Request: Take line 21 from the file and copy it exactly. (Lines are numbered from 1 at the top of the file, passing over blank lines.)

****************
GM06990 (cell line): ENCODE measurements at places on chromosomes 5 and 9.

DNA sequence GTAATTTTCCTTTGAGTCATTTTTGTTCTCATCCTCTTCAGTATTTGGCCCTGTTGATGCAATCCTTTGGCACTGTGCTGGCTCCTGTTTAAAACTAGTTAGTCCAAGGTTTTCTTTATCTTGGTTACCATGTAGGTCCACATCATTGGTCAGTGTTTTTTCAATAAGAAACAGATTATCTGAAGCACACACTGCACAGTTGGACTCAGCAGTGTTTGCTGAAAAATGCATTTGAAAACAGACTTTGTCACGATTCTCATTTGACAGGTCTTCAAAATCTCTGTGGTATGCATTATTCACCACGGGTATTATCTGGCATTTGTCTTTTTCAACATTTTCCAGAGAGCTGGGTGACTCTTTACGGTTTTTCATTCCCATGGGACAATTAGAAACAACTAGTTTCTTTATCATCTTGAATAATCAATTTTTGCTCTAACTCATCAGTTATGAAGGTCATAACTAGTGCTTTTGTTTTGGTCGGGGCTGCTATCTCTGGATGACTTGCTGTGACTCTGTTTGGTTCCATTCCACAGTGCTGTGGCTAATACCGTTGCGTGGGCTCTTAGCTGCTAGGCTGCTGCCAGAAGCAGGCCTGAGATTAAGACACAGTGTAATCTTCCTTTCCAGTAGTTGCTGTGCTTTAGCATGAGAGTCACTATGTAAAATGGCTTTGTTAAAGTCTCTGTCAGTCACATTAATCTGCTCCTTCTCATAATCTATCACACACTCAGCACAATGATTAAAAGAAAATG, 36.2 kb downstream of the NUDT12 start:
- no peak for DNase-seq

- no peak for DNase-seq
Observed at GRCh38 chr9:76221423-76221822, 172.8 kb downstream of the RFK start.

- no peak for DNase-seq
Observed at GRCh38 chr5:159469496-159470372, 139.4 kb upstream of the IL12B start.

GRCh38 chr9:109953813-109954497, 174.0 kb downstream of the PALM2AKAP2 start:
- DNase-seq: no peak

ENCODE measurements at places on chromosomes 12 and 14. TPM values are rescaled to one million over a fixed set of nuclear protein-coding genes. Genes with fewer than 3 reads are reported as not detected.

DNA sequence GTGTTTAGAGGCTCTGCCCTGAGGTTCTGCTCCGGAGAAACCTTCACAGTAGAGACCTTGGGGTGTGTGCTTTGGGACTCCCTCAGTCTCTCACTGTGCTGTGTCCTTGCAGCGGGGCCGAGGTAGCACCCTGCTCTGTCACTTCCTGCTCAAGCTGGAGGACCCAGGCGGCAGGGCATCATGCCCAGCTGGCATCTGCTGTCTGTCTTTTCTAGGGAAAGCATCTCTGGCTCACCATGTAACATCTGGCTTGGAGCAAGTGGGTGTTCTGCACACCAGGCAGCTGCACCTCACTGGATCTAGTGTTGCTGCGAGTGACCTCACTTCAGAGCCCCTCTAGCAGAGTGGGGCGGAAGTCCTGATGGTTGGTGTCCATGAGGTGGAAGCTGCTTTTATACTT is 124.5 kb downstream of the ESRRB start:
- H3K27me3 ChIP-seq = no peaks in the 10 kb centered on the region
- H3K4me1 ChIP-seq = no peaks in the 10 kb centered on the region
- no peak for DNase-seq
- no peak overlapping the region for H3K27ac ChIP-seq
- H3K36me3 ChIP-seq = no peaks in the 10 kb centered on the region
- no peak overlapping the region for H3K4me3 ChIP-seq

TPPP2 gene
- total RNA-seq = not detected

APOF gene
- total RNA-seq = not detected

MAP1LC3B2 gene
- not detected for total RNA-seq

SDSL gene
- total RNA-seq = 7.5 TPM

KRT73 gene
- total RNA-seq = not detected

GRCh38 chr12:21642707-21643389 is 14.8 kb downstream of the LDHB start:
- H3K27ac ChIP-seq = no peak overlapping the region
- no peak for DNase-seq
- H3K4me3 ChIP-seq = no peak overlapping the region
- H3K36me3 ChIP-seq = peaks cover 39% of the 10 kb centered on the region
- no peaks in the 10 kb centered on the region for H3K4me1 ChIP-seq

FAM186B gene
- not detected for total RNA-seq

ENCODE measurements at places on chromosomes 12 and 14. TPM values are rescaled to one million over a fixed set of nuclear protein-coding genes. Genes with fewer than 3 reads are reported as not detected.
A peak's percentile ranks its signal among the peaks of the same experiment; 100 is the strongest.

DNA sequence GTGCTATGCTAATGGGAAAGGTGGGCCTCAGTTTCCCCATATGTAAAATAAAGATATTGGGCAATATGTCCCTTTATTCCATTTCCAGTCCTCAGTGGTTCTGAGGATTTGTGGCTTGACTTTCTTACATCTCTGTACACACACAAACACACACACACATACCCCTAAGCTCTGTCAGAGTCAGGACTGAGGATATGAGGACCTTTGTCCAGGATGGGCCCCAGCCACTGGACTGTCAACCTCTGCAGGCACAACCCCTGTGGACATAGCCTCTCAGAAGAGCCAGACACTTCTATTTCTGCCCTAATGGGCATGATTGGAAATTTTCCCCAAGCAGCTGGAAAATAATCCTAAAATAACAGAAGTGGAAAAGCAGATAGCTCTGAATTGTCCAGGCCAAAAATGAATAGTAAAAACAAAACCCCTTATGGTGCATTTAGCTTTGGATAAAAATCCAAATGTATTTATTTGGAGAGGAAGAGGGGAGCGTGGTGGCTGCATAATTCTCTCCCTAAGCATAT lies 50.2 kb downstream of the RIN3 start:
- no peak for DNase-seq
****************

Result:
- total RNA-seq = not detected